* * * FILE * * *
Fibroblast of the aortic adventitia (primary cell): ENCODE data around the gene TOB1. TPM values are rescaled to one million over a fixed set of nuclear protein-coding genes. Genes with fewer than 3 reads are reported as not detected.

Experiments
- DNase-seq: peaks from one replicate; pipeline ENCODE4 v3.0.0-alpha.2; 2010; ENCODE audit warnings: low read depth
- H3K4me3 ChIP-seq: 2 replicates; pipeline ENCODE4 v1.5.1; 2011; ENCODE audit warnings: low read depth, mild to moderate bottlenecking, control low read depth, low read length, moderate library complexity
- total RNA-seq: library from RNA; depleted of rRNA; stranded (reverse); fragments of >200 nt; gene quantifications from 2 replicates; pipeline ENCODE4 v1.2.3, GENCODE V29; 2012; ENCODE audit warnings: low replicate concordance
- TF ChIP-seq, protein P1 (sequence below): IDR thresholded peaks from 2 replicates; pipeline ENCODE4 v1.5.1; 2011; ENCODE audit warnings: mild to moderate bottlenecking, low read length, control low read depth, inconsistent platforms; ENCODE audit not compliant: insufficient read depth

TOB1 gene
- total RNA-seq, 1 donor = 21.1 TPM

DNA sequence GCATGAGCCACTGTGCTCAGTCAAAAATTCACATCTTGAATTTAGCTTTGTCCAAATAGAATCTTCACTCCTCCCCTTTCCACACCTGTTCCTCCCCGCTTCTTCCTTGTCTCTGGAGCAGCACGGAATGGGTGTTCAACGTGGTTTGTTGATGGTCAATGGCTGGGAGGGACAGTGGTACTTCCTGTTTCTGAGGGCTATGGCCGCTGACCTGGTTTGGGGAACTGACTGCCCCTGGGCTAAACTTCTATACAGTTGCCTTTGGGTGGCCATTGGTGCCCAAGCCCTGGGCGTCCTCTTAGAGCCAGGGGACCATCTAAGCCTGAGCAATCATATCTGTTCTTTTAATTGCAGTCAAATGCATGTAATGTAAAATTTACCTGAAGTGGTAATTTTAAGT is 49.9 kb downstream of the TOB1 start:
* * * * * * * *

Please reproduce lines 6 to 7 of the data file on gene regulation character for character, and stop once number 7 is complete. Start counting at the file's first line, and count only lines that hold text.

- TF ChIP-seq, protein P1 (sequence below): IDR thresholded peaks from 2 replicates; pipeline ENCODE4 v1.5.1; 2011; ENCODE audit warnings: mild to moderate bottlenecking, low read length, control low read depth, inconsistent platforms; ENCODE audit not compliant: insufficient read depth

TOB1 gene